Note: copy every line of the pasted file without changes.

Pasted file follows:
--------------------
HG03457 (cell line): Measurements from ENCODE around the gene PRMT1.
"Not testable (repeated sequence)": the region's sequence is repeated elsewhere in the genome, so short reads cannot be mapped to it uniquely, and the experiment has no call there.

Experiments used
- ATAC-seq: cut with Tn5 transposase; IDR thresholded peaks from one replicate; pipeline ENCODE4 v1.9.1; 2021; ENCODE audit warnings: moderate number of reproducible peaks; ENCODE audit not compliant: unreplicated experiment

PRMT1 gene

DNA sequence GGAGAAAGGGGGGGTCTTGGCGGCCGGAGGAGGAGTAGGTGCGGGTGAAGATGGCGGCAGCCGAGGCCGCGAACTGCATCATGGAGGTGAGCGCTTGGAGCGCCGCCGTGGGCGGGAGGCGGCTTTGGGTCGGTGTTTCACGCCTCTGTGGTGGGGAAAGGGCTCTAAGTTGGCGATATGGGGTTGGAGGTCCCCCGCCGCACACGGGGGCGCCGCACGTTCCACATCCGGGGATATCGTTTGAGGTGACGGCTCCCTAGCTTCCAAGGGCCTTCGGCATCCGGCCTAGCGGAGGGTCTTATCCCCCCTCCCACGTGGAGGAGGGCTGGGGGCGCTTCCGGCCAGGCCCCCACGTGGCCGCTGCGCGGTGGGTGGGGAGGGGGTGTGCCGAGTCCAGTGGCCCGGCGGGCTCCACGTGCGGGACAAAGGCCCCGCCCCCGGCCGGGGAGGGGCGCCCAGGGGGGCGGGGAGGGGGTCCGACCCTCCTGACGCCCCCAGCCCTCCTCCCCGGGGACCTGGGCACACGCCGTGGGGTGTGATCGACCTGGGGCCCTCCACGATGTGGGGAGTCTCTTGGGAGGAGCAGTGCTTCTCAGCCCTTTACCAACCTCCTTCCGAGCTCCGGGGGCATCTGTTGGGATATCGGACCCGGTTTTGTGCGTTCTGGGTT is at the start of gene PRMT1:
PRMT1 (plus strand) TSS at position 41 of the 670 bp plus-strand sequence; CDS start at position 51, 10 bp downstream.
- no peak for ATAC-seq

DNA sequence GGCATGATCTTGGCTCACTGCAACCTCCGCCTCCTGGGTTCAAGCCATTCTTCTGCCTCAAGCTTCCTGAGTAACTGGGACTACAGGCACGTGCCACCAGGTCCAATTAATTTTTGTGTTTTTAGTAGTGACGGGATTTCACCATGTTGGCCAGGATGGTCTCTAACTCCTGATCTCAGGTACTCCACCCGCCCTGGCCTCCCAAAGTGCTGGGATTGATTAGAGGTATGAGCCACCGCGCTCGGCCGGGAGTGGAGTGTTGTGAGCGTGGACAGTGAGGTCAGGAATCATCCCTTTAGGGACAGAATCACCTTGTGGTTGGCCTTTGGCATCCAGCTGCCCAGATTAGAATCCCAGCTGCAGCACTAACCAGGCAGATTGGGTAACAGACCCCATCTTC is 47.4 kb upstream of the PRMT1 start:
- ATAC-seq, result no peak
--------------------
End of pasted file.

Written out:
HG03457 (cell line): Measurements from ENCODE around the gene PRMT1.
"Not testable (repeated sequence)": the region's sequence is repeated elsewhere in the genome, so short reads cannot be mapped to it uniquely, and the experiment has no call there.

Experiments used
- ATAC-seq: cut with Tn5 transposase; IDR thresholded peaks from one replicate; pipeline ENCODE4 v1.9.1; 2021; ENCODE audit warnings: moderate number of reproducible peaks; ENCODE audit not compliant: unreplicated experiment

PRMT1 gene

DNA sequence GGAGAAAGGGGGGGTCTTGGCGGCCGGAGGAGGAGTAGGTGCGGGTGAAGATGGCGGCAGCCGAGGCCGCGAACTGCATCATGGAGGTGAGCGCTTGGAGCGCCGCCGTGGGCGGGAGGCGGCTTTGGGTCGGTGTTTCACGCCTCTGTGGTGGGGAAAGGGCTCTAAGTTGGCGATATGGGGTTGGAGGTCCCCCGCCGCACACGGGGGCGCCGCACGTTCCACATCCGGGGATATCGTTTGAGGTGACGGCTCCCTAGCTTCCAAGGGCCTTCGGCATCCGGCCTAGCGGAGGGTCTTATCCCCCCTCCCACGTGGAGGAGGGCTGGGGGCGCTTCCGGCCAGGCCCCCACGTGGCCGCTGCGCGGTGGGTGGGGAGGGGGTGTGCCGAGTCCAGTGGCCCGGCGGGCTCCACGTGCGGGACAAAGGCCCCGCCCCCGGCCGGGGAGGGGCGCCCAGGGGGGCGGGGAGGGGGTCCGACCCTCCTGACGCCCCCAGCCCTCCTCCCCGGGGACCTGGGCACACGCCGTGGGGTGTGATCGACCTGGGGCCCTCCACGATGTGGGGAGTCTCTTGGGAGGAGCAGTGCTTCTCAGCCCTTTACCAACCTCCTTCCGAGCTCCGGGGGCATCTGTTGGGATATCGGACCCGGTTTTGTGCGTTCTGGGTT is at the start of gene PRMT1:
PRMT1 (plus strand) TSS at position 41 of the 670 bp plus-strand sequence; CDS start at position 51, 10 bp downstream.
- no peak for ATAC-seq

DNA sequence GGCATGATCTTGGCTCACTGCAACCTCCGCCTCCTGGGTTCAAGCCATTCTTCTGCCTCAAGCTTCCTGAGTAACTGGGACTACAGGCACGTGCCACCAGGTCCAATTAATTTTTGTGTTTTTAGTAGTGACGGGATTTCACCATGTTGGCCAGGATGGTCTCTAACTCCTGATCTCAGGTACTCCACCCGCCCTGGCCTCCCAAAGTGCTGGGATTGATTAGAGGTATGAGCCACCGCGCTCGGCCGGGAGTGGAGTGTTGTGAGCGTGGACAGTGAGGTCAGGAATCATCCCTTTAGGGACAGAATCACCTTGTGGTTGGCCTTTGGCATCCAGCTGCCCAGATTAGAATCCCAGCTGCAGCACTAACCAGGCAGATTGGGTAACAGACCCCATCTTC is 47.4 kb upstream of the PRMT1 start:
- ATAC-seq, result no peak